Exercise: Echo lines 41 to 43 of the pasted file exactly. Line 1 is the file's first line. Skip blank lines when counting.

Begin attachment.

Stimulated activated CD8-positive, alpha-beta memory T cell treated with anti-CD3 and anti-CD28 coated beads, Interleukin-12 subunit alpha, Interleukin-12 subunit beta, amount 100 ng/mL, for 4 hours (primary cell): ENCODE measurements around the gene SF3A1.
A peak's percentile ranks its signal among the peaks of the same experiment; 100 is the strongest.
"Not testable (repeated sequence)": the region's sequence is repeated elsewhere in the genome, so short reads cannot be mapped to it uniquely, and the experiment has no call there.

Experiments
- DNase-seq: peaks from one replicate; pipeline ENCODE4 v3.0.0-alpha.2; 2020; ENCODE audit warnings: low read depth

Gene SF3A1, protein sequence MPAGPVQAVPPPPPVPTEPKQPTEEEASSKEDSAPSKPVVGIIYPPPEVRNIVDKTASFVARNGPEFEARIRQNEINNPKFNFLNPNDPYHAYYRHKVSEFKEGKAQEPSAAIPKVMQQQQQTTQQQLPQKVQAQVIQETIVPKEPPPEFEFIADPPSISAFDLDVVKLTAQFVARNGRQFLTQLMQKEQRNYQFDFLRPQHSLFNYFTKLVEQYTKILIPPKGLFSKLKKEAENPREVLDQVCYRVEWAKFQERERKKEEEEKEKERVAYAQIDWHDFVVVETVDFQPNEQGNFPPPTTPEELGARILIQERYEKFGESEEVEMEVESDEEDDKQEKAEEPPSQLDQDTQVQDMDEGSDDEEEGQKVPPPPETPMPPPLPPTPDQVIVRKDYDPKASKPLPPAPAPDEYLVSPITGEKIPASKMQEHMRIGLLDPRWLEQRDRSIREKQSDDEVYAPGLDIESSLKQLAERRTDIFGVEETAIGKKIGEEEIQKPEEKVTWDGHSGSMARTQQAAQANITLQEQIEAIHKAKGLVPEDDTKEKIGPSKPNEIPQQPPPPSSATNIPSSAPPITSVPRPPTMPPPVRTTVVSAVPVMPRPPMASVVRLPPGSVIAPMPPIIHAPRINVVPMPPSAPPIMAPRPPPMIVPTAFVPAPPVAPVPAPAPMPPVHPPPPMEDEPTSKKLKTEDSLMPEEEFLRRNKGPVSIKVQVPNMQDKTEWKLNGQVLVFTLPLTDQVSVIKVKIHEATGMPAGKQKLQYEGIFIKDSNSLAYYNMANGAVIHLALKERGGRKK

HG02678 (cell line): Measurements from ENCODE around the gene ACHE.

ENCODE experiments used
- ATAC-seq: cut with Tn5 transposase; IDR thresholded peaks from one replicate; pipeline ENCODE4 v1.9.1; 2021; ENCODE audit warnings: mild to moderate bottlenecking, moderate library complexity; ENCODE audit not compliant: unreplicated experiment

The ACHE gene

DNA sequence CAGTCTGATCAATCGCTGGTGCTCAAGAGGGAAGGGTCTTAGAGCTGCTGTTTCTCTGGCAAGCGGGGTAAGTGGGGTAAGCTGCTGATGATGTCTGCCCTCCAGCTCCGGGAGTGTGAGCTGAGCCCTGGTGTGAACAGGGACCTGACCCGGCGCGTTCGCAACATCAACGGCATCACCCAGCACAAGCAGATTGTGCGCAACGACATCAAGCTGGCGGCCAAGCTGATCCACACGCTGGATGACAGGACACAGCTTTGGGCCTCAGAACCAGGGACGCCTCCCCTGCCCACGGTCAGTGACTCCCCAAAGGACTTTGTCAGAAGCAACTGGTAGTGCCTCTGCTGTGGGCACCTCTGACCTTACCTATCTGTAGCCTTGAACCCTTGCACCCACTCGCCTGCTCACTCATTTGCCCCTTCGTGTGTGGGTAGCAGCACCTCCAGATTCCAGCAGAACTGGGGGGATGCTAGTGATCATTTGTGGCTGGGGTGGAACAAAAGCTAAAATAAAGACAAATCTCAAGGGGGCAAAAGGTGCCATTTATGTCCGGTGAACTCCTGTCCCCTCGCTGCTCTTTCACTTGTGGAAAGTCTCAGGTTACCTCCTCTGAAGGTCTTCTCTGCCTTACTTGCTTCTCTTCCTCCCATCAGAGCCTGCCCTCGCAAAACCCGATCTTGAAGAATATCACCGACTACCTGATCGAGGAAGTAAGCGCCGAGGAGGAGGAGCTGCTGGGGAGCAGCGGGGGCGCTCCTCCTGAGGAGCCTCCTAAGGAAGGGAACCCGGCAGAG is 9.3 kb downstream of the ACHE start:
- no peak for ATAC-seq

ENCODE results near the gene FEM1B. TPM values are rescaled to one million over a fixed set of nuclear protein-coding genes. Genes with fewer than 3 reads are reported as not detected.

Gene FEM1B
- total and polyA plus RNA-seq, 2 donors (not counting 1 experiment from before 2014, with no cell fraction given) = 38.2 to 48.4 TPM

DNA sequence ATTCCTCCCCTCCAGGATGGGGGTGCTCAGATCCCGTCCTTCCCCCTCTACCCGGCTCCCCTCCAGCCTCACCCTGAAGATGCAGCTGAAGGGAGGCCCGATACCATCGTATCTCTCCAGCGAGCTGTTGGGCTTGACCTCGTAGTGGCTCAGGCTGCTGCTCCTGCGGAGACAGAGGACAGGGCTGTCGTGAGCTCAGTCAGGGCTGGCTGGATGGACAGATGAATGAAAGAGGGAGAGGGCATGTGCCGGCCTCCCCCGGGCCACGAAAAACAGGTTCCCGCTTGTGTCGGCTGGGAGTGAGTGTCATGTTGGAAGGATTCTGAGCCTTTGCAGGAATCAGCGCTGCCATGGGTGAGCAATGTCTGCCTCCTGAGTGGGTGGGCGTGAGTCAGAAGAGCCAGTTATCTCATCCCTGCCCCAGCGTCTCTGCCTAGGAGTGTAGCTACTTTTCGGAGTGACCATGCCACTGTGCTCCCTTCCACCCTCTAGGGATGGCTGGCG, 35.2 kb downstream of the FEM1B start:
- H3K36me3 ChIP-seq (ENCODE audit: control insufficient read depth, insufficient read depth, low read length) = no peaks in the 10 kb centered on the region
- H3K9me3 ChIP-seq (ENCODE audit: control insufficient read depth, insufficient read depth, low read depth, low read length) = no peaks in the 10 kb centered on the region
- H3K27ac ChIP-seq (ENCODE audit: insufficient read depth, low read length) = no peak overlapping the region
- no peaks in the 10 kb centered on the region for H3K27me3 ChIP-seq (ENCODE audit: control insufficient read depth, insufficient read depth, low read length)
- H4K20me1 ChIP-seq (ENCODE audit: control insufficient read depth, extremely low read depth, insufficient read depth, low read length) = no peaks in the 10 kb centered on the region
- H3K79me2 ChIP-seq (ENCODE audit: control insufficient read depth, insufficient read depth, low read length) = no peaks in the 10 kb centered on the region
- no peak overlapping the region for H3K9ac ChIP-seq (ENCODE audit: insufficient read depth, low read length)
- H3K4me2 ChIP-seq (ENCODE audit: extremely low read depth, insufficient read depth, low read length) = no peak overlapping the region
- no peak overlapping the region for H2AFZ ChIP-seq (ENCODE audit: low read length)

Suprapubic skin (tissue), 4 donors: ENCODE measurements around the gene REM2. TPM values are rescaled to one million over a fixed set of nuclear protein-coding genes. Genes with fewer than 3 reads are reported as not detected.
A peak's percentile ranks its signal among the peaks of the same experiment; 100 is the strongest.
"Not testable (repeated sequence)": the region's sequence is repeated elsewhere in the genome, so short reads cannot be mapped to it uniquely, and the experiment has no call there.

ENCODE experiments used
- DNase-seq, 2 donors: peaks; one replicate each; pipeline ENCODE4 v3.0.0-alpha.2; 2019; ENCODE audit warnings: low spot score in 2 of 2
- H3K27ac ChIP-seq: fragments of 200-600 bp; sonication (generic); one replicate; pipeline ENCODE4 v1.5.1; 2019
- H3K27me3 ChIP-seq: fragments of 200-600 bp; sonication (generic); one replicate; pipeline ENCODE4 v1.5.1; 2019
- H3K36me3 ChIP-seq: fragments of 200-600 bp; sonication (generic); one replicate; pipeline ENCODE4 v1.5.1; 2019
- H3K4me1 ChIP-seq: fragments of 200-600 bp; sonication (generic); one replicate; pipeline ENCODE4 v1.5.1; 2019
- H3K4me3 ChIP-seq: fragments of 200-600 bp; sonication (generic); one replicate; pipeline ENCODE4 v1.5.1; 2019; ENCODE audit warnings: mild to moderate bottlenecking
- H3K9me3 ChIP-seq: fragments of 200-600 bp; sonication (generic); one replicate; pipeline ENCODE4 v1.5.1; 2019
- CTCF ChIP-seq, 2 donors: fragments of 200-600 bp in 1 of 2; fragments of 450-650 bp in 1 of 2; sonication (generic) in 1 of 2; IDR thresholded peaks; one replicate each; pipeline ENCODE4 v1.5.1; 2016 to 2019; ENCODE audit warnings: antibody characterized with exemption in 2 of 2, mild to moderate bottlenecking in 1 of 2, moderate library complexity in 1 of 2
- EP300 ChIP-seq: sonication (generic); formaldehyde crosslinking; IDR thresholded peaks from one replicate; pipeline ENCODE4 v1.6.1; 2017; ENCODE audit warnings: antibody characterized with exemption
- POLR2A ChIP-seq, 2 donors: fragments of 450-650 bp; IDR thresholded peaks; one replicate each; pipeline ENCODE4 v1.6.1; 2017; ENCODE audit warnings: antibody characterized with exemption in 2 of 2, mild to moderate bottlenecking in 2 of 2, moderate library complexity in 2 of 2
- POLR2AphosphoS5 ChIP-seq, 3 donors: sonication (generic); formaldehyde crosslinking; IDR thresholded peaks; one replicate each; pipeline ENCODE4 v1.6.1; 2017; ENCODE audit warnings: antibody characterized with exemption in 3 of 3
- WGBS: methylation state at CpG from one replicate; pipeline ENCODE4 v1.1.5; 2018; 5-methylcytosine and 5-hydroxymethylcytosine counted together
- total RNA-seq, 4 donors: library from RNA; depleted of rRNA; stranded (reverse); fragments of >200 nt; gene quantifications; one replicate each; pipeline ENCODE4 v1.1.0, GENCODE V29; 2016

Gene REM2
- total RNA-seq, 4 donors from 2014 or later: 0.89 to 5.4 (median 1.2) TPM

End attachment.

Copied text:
- WGBS: methylation state at CpG from one replicate; pipeline ENCODE4 v1.1.5; 2018; 5-methylcytosine and 5-hydroxymethylcytosine counted together
- total RNA-seq, 4 donors: library from RNA; depleted of rRNA; stranded (reverse); fragments of >200 nt; gene quantifications; one replicate each; pipeline ENCODE4 v1.1.0, GENCODE V29; 2016

Gene REM2